How to Fail Spectacularly, Over and Over Again (& Keep Going)
I am writing 100 How-To essays. It is a big project. Here is why I am doing it. This is essay 15 of 100.
I have lately done a lot of internet bragging.
Sometimes I feel okay about doing it. Sometimes I’m like, “Well yes, thank you, I do deserve all these accolades and successes, and the reason for my great deservedness has to do with how incredibly I failed at middle school.”
By which I mean: I am RELATIVELY SURE that of all the hated people at my middle school, I was actually the MOST hated. I know, I know: middle school sucked for everyone and everyone had a bad time. My bad time was surely no worse than anyone else’s bad time.
But here are things that ACTUALLY HAPPENED TO ME in middle school:
- People lined up and threw popcorn at me as I walked down a corridor. Kind of like in Carrie, but with popcorn. Which I will concede is not as bad.
- A girl peed on my shoes while I was in gym and told me she had done me a favor. (True, technically. They were faux-suede clogs.)
- A boy I had a crush on asked me to literally write papers for him, which I did, frequently. Then when it was summer we were at the pool and I saw him and I was like, “HEY!” And he was like, “I’m sorry, I don’t think I know you. You look a little lost.”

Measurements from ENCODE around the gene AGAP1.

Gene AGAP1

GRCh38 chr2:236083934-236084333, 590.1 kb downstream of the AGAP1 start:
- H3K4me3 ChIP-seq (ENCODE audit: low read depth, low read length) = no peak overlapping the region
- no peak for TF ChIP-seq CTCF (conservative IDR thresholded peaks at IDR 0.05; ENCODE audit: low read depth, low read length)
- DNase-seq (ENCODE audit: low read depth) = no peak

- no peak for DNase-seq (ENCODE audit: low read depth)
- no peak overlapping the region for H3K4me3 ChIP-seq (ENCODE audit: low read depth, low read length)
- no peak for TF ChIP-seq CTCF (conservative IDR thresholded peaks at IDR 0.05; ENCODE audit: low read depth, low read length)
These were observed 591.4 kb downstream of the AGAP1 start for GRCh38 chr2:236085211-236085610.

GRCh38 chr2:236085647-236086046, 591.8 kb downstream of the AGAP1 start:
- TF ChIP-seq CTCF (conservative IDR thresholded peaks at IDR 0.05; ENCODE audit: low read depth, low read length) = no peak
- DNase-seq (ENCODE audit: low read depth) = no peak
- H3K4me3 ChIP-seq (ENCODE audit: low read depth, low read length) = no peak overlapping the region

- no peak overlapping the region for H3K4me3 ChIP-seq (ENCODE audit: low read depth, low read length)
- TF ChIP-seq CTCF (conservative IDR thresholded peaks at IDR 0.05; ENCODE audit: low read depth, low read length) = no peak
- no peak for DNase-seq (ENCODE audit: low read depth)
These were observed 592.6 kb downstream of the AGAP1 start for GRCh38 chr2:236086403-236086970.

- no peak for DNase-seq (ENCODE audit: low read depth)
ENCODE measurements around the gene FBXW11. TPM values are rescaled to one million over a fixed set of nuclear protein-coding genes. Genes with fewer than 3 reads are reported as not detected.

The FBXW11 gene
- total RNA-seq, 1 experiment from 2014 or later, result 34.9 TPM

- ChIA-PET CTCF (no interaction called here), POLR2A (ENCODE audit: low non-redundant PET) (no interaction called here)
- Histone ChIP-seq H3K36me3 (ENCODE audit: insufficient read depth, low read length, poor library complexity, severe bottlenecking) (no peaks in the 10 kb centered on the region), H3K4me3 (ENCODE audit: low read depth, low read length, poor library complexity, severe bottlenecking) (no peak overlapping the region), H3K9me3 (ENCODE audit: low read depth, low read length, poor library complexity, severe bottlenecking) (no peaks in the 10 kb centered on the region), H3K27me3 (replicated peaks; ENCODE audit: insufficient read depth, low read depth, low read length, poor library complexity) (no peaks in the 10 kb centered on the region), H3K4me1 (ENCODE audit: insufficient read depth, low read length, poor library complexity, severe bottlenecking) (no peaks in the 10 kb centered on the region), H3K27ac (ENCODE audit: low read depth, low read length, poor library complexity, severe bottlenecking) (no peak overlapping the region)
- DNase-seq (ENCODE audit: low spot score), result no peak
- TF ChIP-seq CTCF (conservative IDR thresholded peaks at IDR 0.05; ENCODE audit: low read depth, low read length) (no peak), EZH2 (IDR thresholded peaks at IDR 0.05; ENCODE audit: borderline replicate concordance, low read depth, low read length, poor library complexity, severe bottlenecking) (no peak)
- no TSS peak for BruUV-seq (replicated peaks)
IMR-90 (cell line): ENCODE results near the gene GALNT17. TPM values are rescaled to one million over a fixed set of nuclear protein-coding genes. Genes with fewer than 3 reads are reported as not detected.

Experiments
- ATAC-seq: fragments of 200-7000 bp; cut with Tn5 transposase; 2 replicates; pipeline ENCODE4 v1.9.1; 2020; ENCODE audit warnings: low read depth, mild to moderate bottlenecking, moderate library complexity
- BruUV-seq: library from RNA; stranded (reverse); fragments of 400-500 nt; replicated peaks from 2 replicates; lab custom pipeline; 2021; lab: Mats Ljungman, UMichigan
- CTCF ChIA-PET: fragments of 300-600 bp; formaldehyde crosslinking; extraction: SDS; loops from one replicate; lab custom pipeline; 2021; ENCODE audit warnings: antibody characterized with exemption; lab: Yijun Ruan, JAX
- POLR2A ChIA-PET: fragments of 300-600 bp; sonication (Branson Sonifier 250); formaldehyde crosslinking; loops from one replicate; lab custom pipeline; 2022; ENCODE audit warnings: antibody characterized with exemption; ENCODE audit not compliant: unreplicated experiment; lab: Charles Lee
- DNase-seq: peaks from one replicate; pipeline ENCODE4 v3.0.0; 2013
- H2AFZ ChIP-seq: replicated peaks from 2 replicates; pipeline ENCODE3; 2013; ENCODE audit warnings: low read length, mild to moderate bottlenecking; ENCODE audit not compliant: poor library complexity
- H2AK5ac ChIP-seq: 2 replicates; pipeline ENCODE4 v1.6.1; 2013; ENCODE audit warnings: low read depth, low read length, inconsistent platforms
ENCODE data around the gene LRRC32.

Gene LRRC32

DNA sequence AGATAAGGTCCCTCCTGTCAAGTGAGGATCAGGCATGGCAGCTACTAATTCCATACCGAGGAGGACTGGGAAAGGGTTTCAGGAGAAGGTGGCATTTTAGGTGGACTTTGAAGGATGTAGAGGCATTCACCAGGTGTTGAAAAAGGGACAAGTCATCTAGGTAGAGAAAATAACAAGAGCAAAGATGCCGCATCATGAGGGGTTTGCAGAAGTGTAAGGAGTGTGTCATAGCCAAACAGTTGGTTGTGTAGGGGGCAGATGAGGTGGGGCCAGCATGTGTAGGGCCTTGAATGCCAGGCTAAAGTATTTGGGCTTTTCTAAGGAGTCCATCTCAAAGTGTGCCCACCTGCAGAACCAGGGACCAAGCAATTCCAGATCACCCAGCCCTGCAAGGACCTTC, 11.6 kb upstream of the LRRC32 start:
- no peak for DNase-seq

- I tried to make a new (only) friend in the boy who seemed to be teased slightly more than I was teased. I asked him if I could have lunch with him and he told me I repulsed him and he would never marry me. Then he climbed on the batting cages where he always ate his lunch.
And I could go on, but I will not. People were mean to me because it affected me in an obvious way, and that was probably amusing. To be transparent: I was totally intolerable at the time. Just, a real difficult kid. It’s not like I was getting straight A’s, beloved by at least my teachers. I was a moderate-at-best student with impossible ambitions and not a single peer confidant. (Until I finally met Jessica, who changed that, but this is a sad-sack story, and not a happy Jessica story.) I cried loudly and openly, and I wrote in my diary every single night, detailing the injustices of my particular life. In that very diary, I would repeatedly write a trope-y sad kid line: “Someday I’ll be great, and they’ll all be janitors, or whatever.”
They are not all janitors, but this is what I mean when I say that sometimes I feel that I deserve this seeming greatness. It just goes with the plot of the story, you know?
So there are these gleaming, small moments, where I feel really proud and really good and really deserving and all is right in the world.
The fraction of these moments relative to all the other moments in my everyday experience, however, is about 0.03 percent. That’s not a very high percent.